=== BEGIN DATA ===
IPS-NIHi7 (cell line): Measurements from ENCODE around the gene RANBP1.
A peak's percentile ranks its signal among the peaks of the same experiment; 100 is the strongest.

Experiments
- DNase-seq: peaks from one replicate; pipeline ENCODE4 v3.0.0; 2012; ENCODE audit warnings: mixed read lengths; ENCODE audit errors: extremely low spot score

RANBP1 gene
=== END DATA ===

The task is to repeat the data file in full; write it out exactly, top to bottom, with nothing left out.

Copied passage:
IPS-NIHi7 (cell line): Measurements from ENCODE around the gene RANBP1.
A peak's percentile ranks its signal among the peaks of the same experiment; 100 is the strongest.

Experiments
- DNase-seq: peaks from one replicate; pipeline ENCODE4 v3.0.0; 2012; ENCODE audit warnings: mixed read lengths; ENCODE audit errors: extremely low spot score

RANBP1 gene